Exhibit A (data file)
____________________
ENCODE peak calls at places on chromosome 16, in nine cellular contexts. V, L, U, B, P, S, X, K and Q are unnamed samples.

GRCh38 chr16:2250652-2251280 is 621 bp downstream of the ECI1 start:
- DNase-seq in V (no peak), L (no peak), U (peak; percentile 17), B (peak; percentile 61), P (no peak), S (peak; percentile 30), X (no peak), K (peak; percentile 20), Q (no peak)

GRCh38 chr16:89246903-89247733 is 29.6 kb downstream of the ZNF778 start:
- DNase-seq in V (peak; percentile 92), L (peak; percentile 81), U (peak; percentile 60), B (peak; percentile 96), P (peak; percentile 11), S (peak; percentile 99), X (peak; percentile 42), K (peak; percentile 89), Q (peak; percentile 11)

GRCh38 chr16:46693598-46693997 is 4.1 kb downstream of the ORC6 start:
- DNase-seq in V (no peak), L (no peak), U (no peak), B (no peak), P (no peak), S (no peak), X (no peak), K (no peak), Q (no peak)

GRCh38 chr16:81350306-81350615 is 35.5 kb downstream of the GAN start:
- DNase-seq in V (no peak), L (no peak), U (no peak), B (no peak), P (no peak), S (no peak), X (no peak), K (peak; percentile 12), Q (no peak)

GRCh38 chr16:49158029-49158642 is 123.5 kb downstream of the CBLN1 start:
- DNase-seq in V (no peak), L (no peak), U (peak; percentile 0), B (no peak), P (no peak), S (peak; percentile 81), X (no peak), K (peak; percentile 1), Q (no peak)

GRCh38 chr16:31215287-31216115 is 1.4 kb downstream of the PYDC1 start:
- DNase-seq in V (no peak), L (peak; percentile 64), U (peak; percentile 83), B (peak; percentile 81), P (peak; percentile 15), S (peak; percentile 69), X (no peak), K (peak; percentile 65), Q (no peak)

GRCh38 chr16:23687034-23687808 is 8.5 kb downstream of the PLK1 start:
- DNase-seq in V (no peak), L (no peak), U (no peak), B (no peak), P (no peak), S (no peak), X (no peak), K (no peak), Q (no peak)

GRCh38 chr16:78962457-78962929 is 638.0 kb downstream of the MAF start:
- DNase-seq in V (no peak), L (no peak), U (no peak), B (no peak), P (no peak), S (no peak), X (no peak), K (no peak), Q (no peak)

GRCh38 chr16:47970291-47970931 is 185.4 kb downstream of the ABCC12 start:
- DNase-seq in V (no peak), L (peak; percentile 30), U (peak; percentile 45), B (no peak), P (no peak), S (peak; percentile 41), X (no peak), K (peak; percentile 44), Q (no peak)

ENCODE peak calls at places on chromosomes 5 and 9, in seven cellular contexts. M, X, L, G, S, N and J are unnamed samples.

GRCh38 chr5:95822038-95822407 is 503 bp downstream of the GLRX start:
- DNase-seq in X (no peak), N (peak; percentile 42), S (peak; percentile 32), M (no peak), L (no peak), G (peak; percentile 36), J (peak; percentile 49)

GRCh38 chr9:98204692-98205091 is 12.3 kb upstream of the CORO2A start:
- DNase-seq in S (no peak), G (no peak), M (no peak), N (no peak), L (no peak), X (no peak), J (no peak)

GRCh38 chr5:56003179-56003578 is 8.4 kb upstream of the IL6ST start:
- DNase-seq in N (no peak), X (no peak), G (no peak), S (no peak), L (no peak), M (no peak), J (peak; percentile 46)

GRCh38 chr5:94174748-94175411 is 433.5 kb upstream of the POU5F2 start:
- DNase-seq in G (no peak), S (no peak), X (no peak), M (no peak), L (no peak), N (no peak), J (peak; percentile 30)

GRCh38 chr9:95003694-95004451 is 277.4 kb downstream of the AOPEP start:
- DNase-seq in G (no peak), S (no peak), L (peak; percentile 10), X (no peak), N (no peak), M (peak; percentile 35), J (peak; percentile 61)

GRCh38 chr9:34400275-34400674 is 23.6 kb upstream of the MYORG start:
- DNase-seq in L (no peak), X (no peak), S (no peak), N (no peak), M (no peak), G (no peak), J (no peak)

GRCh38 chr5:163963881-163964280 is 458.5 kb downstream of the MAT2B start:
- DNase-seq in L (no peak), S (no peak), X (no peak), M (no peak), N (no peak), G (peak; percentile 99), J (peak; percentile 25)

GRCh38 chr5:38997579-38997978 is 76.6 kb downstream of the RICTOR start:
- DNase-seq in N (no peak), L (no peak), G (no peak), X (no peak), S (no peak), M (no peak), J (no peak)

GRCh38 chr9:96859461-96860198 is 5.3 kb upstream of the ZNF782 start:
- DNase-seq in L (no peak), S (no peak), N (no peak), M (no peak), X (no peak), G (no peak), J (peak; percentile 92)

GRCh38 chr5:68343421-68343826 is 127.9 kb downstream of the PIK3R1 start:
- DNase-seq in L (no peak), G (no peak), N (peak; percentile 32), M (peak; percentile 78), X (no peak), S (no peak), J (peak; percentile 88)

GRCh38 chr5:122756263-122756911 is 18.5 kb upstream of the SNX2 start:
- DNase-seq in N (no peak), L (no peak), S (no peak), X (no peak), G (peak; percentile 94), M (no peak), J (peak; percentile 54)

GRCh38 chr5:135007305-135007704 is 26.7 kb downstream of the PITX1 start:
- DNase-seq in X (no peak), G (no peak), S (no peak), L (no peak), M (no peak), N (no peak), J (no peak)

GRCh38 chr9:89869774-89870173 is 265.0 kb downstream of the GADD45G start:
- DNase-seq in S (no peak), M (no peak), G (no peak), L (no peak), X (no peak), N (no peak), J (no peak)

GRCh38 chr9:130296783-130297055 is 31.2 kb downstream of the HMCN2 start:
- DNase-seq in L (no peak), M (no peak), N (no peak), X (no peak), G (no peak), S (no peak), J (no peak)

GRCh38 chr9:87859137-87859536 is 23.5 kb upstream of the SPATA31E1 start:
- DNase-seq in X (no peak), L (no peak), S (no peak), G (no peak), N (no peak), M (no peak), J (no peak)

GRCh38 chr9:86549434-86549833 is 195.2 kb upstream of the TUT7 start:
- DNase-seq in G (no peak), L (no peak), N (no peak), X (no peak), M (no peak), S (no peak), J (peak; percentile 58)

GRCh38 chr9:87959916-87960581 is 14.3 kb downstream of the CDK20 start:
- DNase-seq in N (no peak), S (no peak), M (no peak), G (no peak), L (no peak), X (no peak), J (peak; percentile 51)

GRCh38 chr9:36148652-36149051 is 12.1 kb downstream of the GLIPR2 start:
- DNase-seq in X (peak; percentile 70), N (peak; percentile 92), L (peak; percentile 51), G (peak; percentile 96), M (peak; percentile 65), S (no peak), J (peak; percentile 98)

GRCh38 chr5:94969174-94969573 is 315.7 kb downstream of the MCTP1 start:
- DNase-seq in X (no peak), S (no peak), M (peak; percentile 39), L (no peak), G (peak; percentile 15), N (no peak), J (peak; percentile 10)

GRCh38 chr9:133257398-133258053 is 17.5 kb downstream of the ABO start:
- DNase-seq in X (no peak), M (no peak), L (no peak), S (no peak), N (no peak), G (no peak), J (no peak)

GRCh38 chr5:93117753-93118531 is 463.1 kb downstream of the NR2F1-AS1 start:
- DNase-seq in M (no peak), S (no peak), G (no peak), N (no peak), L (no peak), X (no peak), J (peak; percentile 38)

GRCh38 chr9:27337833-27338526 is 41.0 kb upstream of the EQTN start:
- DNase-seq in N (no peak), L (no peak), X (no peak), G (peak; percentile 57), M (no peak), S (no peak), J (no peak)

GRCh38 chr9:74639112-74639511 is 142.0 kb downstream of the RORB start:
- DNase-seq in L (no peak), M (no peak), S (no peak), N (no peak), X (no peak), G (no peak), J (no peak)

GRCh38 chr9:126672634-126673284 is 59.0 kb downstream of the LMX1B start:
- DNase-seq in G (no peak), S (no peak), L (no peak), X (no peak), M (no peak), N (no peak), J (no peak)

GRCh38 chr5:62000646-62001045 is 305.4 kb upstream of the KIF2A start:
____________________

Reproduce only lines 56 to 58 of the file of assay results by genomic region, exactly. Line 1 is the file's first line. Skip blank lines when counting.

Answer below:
- DNase-seq in X (peak; percentile 70), N (peak; percentile 92), L (peak; percentile 51), G (peak; percentile 96), M (peak; percentile 65), S (no peak), J (peak; percentile 98)

GRCh38 chr5:94969174-94969573 is 315.7 kb downstream of the MCTP1 start:
- DNase-seq in X (no peak), S (no peak), M (peak; percentile 39), L (no peak), G (peak; percentile 15), N (no peak), J (peak; percentile 10)